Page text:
Hustle the MX-5 RF around some suitably twisty corners and whatever weight has been added is soon forgotten. The steering is slick and immediate, Mazda having tweaked the electric assistance in the RF, while the naturally-aspirated engine thrums eagerly up through the revs. Mazda’s preference for a suspension setup that rolls predictably in corners may run counter to the “keep it flat” ethos many in the sports car space insist upon, but it does its job: you know from your butt upwards just what the Miata is doing, when it’s running low on grip, and when you’re just nailing it. At the other end, the brakes have also been finessed with booster tweaks that make them more linear.
Part of the Miata’s long-standing charm is that you can tell where Mazda saved its dimes in order to keep the overall price competitive. The MX-5 RF will only be offered in Club (from $31,555) and Grand Touring (from $32,620) trims – there’s no entry-level Sport like the soft-top – though even in top-spec, some of the plastics in the cabin feel a little creaky or flex a little too readily at the touch. The silver trim is fooling nobody with its pretense at being metal.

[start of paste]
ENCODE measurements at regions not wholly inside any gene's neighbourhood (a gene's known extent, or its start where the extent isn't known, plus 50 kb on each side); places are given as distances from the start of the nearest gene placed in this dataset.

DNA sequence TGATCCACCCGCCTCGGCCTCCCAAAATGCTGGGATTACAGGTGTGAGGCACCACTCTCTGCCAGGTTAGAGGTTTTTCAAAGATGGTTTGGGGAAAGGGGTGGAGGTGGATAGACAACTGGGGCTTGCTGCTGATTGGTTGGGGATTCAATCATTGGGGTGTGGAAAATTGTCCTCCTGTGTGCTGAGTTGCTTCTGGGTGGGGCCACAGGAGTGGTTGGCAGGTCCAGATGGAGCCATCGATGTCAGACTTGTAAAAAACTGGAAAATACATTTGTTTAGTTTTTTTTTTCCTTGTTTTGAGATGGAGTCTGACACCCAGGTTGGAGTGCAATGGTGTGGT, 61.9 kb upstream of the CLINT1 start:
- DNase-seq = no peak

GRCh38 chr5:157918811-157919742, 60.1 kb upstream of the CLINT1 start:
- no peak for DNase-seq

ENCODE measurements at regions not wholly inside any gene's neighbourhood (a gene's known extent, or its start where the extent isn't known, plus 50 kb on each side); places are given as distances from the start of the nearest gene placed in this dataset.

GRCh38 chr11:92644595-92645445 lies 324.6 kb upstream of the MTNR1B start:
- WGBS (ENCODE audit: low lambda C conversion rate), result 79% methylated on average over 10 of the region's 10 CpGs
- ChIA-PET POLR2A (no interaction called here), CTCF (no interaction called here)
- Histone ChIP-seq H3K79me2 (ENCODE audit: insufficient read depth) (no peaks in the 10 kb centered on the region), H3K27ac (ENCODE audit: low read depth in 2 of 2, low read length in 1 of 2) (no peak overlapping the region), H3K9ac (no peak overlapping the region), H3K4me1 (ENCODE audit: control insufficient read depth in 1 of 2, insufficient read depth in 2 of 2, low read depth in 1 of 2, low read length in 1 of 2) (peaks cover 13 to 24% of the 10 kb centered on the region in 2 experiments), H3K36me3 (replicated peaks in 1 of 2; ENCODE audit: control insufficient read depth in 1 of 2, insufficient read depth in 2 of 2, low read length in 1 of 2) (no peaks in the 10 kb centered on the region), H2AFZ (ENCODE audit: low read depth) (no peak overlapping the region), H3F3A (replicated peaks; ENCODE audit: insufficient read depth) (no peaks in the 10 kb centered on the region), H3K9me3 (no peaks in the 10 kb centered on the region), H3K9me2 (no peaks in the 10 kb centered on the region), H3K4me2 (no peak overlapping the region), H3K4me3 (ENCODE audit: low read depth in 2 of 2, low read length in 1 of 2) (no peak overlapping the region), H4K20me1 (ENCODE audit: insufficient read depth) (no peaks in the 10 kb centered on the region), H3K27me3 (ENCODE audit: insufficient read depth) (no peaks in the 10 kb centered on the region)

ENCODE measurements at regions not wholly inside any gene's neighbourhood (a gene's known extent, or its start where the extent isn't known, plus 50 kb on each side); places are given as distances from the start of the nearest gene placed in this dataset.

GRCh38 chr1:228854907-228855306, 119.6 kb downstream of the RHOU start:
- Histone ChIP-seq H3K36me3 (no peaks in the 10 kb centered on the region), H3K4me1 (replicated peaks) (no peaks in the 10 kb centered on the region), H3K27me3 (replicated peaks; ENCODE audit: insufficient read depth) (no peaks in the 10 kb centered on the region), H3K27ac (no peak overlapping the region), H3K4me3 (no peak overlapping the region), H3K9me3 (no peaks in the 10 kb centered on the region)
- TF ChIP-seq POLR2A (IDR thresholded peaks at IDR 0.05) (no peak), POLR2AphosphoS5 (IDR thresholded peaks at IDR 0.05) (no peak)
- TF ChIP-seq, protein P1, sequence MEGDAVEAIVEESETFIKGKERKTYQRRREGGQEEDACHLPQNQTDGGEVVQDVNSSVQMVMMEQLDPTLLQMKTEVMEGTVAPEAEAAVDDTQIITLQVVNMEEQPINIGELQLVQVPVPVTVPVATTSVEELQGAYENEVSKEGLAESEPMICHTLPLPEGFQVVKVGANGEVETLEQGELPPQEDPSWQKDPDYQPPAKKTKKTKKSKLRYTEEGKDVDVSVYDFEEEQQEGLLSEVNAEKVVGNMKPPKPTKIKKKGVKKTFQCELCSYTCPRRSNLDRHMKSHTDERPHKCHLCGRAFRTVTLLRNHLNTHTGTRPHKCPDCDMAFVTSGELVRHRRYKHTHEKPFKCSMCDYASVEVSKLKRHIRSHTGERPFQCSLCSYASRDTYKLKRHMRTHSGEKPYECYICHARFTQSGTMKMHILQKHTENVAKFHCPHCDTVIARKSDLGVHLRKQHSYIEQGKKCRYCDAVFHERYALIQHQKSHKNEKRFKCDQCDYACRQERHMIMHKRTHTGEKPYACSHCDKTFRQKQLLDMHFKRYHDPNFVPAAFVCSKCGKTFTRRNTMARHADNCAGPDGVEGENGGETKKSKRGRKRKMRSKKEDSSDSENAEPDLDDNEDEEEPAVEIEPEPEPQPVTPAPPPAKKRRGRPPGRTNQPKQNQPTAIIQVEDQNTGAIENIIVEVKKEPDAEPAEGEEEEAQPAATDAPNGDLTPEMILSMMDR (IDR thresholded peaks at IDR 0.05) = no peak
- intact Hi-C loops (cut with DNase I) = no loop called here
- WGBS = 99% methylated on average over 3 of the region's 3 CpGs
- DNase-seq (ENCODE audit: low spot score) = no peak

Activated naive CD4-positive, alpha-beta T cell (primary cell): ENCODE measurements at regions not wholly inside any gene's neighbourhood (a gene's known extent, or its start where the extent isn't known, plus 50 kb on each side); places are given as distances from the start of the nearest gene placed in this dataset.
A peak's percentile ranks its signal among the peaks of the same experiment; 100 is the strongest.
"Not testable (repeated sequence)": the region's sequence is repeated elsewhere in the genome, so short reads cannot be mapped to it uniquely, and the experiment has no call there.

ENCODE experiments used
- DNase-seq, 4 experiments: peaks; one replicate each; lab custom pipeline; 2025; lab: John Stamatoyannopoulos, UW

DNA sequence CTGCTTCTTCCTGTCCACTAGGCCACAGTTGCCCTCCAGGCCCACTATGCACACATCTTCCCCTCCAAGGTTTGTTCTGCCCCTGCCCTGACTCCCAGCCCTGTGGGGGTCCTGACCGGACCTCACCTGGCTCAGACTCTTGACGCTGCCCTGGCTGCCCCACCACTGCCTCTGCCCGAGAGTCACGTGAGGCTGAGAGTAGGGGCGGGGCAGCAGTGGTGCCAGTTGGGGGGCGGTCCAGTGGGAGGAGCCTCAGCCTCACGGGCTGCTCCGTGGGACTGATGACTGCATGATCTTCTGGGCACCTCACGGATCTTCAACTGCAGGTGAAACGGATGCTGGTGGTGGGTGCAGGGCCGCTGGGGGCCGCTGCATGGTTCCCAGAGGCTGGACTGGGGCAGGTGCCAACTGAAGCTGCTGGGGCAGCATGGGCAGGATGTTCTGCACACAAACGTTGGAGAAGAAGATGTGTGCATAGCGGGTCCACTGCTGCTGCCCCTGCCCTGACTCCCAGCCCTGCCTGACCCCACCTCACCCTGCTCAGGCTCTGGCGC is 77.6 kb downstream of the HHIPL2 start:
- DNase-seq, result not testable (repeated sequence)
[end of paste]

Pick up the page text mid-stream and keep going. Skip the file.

You don’t really care, though, since Mazda nails the essentials. The driving position is perfectly symmetrical – no offset pedals here, or indeed weird spacing that gets in the way of heel-and-toe transitions from gas to brake and back again – and the steering wheel nicely sized. All the key controls fall to hand readily, and there’s a new 4.6-inch color display in the driver’s binnacle which shows trip metrics along with roof status and more. Having pressed it the wrong way several times, I’d argue with Mazda’s decision that pushing up on the new roof switch opens it and pushing down closes it, but that’s a difference of opinion. Unfortunately you can’t operate the roof remotely, from the key.